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Tuesday, September 28, 2004 - Page updated at 12:00 A.M.
By José Miguel Romero
KIRKLAND Rocky Bernard made about as smashing a debut as any Seahawks rookie two years ago.
A fifth-round draft choice in 2002, the defensive tackle collected four sacks in his first month and was named the league's defensive rookie of the month.
And then he was hardly heard from again. No more sacks that year. Only two in an injury-plagued 2003 that saw him inactive for four games.
But Bernard is feeling fine these days, and his fortunes have changed. He's getting plenty of playing time in relief of starters Cedric Woodard and Rashad Moore, and he is making those snaps count. Bernard is pushing a talented group of defensive tackles for more and more action as he leads the Seahawks with three sacks.
On a defense that is among the league's best so far, such a performance says a lot about Bernard's resolve.
"Rocky is playing his best football in three years," coach Mike Holmgren said. "Not even close. He has really been a force inside. If there's one player that's elevated his game, it's been Rocky. I always knew he could do it."
Bernard wrapped up San Francisco quarterback Ken Dorsey for a sack in the first quarter Sunday. He also had a sack in each of the first two games, at New Orleans and Tampa Bay.
But the sacks don't tell the whole story. Bernard is doing his part in the trenches, taking on blocks to plug holes and prevent big runs and taking up blockers to free up other pass rushers.
"It really means a lot, but that's my job, to go out and just play as hard as I can," Bernard said when told of Holmgren's compliment. "Last year really wasn't that good a year for me, so I feel like coming into this year I had to go out and prove some things. Sometimes you have to just sit back and take a look at the things you've been doing and try to change them."
Bernard has made the adjustments through film study and better conditioning, and he has even come up with a new sack dance. Much was made about his celebratory dancing in 2002, but Bernard has busted out in 2004 with a kneel and violent double-shoulder shake he picked up from music videos.
"I might come up with some new ones later on in the year," he said.
One year, Holmgren's Green Bay team was playing so well going into its bye that the coach decided to give players the entire week off from practice.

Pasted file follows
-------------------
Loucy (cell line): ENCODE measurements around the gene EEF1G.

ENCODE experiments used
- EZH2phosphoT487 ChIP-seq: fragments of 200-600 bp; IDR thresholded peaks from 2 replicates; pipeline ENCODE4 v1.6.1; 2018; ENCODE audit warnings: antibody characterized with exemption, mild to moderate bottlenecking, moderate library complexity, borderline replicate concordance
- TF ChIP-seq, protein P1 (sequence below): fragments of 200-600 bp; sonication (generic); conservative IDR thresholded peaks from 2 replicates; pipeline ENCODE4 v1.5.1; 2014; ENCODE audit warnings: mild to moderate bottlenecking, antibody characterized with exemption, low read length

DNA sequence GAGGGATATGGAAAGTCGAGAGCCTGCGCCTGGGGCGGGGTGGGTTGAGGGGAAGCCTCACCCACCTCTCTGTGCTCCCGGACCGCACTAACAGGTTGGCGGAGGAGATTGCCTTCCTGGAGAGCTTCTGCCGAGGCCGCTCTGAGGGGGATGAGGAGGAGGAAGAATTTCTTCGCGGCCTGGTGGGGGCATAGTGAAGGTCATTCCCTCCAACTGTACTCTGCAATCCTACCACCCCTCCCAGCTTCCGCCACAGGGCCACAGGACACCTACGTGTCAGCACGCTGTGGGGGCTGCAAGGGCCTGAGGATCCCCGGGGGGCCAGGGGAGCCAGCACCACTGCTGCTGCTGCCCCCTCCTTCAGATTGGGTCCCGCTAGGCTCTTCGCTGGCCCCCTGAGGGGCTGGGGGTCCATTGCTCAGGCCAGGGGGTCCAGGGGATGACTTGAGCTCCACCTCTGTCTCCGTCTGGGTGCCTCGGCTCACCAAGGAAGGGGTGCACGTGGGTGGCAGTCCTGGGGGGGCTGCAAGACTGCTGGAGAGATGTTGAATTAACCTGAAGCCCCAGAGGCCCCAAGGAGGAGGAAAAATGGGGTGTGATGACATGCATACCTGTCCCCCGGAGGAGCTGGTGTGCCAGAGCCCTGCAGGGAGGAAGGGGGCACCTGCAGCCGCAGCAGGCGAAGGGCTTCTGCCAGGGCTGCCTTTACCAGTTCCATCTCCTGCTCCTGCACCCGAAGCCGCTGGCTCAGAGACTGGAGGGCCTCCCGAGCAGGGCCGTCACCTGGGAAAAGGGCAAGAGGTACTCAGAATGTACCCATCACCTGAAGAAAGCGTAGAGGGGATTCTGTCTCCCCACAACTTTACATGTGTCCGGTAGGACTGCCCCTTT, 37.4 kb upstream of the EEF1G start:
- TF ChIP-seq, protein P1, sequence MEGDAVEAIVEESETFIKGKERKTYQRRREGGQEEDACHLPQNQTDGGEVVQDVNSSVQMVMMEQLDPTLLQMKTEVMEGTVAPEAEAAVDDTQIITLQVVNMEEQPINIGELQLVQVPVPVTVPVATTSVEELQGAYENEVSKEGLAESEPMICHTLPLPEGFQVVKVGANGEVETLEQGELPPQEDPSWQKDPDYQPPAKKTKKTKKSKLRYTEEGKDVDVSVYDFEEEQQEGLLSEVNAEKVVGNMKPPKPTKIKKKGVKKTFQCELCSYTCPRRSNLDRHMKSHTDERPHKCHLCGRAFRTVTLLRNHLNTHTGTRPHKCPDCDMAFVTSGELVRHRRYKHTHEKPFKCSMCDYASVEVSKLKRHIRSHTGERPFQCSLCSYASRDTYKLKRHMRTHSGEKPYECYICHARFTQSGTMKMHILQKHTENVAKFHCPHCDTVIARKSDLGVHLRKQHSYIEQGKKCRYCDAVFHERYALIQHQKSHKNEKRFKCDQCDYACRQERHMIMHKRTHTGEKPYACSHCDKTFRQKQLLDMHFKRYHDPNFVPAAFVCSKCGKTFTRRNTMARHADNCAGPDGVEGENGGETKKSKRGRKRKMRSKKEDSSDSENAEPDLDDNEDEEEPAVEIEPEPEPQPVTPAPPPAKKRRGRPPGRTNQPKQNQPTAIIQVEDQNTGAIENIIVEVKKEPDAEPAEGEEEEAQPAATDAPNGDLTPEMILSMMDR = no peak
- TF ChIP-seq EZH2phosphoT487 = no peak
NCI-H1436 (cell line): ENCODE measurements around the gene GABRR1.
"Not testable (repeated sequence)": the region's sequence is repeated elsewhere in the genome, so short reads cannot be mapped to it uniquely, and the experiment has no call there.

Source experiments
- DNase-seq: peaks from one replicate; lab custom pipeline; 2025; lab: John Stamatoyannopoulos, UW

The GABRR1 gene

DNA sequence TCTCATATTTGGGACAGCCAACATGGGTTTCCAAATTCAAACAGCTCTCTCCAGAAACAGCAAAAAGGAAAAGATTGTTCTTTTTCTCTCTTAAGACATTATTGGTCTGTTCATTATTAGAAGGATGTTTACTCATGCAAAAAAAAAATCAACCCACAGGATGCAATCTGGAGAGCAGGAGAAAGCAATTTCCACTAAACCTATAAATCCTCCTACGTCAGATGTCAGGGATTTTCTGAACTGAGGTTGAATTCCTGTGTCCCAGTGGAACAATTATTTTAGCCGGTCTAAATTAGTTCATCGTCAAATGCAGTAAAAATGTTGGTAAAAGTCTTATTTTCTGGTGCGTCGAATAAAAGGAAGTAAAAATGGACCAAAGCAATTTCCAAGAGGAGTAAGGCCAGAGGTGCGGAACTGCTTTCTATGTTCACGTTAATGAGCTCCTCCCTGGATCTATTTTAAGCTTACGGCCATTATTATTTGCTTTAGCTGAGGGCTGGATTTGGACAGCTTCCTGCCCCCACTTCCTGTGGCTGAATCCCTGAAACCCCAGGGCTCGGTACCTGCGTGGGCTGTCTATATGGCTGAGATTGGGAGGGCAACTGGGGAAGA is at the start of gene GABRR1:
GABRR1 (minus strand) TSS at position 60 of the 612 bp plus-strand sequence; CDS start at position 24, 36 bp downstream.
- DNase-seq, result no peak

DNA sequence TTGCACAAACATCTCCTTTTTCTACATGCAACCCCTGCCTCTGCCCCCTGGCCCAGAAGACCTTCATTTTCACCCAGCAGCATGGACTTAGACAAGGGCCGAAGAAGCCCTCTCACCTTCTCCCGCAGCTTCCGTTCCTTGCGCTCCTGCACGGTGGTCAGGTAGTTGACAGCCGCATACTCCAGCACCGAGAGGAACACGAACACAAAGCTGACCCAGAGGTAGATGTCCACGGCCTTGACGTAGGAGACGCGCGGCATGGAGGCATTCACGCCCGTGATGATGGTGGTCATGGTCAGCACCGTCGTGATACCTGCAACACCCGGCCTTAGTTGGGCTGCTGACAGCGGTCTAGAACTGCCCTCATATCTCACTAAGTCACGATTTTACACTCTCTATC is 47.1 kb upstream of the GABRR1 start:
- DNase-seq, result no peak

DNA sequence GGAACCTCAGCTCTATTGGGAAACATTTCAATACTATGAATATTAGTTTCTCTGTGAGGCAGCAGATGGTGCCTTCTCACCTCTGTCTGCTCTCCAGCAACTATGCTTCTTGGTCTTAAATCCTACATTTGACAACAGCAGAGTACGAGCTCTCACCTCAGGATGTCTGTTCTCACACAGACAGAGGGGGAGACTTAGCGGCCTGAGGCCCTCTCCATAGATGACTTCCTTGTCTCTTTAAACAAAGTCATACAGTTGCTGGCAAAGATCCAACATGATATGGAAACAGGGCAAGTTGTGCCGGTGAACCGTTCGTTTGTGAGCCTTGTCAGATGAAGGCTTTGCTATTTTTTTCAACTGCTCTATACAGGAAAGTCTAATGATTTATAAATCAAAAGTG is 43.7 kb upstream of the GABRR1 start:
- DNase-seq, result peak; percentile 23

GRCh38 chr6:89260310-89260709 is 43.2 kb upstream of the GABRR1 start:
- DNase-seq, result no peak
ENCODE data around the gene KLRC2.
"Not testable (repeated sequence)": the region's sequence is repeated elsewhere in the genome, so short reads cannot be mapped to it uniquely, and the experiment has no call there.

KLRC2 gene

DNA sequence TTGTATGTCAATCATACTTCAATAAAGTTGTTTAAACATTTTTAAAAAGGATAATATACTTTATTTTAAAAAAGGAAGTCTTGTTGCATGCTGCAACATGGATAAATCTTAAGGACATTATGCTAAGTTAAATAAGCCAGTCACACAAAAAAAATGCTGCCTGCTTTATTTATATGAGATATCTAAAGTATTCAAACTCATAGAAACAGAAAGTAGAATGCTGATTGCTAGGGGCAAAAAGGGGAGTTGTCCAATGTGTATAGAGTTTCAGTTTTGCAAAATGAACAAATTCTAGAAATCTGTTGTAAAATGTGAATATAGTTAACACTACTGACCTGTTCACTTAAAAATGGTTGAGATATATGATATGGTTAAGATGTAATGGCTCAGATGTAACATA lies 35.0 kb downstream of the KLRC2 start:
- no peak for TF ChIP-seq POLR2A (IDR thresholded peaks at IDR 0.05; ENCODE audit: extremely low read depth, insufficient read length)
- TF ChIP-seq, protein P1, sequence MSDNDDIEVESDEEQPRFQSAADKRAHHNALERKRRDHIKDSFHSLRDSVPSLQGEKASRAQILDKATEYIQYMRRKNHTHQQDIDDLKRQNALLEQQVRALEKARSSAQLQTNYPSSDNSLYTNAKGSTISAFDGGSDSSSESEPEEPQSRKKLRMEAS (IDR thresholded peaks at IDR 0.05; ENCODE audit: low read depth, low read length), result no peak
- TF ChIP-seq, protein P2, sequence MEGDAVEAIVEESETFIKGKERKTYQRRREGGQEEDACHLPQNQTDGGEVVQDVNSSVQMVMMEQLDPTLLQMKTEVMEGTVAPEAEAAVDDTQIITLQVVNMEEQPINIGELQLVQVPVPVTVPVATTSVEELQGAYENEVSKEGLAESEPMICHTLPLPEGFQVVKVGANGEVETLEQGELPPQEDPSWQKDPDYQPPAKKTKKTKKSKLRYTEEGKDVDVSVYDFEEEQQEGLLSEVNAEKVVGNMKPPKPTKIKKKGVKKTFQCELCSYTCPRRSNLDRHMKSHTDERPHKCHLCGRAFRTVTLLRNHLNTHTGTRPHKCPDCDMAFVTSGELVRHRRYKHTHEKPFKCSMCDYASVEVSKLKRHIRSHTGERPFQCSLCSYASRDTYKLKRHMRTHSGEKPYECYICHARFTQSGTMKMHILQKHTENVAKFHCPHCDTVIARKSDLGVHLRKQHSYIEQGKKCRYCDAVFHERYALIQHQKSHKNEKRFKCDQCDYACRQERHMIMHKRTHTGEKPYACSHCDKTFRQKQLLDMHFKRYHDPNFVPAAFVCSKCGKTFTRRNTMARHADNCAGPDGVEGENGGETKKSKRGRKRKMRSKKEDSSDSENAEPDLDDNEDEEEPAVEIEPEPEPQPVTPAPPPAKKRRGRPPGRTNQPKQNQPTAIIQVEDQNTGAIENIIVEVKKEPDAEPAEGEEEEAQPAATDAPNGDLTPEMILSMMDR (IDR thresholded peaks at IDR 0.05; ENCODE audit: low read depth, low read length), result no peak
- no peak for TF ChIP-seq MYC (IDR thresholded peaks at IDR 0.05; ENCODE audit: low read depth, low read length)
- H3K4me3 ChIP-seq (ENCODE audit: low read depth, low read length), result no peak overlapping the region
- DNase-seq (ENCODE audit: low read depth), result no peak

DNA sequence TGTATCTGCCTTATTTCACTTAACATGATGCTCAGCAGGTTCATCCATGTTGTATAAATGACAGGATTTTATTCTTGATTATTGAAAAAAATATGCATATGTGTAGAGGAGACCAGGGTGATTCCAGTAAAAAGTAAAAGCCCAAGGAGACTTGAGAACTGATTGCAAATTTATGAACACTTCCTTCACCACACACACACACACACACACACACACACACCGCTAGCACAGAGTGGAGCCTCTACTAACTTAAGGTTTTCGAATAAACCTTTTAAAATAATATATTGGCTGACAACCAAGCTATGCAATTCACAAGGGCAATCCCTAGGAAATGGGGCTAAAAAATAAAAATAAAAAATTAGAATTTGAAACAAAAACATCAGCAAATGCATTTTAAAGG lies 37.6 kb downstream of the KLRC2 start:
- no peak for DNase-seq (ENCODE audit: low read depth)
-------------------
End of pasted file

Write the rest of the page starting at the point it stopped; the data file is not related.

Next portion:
The 3-0 Seahawks are not so lucky, but they will have a very short work week with their bye scheduled for this weekend. Holmgren has scheduled practices for today and tomorrow, with the coaches and players getting Thursday through Sunday off.
"I think they can enjoy it," Holmgren said. "The reality sets in on Monday when we come back to work, that that's over and it's nose to the grindstone again. The thing with the bye is: If you have momentum, you always run the risk of slowing that momentum down. And I think we have momentum, so in that case, who knows? In a perfect world, you'd probably like to keep playing."
An MRI on FB Mack Strong's right knee yesterday revealed a medial collateral ligament sprain and slight ankle sprain. Strong, who was injured in Sunday's game, isn't expected to practice again until next Wednesday when the team begins preparations for the St. Louis game Oct. 10.
Linebacker Tracy White suffered a concussion on kickoff coverage Sunday and will miss at least today's practice.
Linebackers Isaiah Kacyvenski and Orlando Huff have muscle pulls and aren't expected to practice today.
Holmgren said LB Chad Brown, who is walking with a protective boot over his broken left fibula, could be back in the lineup as soon as the Arizona game in Tempe on Oct. 24.
Holmgren called the play of the defensive tackles, "the best probably since I've been here."
Times staff reporter Greg Bishop contributed to this report.
José Miguel Romero: 206-464-2409 or firstname.lastname@example.org
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